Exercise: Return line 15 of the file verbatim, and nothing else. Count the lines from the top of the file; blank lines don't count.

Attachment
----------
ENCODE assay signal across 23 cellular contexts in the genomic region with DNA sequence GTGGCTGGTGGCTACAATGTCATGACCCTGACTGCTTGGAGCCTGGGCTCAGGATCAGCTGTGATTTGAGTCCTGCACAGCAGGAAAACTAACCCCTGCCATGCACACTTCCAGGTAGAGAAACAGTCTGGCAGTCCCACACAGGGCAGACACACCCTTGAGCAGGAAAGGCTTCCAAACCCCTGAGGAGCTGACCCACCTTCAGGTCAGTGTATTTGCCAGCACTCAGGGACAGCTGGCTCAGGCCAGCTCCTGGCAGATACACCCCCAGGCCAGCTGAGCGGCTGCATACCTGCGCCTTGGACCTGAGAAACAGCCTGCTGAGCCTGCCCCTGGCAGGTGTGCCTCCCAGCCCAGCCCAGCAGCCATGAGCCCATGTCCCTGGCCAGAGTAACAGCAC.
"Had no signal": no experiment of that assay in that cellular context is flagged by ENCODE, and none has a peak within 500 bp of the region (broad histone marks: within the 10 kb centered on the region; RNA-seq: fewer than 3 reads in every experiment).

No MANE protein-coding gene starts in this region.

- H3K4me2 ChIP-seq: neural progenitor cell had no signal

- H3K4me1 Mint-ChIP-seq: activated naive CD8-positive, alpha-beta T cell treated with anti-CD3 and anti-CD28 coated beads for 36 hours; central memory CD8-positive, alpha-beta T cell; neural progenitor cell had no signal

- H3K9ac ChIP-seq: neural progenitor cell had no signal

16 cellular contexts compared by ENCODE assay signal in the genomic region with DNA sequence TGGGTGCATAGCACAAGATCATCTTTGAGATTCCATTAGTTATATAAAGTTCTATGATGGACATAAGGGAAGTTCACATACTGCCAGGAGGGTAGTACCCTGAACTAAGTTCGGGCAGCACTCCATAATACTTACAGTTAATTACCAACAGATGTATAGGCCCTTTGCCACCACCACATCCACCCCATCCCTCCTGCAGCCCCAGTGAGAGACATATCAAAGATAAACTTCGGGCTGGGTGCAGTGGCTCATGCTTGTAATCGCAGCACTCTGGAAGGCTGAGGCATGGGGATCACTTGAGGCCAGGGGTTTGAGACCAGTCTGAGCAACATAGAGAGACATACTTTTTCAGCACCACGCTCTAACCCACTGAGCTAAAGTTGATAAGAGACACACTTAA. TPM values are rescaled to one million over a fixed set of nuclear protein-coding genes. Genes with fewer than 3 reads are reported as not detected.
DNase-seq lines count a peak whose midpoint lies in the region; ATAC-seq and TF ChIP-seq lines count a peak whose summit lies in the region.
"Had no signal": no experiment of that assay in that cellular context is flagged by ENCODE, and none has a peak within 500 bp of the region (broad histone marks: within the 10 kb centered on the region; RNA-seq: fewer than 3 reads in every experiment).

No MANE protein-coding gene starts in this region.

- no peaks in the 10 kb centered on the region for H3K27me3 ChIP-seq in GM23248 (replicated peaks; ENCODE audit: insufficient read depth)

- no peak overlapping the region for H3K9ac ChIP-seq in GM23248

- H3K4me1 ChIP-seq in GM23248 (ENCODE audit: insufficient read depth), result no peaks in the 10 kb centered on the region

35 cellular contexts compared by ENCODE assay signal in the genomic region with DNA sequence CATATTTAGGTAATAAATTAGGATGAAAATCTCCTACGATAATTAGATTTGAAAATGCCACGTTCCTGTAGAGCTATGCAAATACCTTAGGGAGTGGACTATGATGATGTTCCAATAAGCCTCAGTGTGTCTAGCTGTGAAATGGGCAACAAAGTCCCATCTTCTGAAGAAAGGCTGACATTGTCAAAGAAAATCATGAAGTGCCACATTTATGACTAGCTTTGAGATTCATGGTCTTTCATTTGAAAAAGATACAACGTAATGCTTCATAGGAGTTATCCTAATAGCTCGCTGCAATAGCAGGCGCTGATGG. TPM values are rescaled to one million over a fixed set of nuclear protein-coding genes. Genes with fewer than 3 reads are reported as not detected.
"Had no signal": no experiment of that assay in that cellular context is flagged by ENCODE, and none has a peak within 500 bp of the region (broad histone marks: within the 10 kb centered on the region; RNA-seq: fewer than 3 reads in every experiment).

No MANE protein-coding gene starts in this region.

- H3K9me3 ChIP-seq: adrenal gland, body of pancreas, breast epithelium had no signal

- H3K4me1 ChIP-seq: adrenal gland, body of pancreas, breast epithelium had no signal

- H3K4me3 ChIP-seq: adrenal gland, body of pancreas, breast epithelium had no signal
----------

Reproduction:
"Had no signal": no experiment of that assay in that cellular context is flagged by ENCODE, and none has a peak within 500 bp of the region (broad histone marks: within the 10 kb centered on the region; RNA-seq: fewer than 3 reads in every experiment).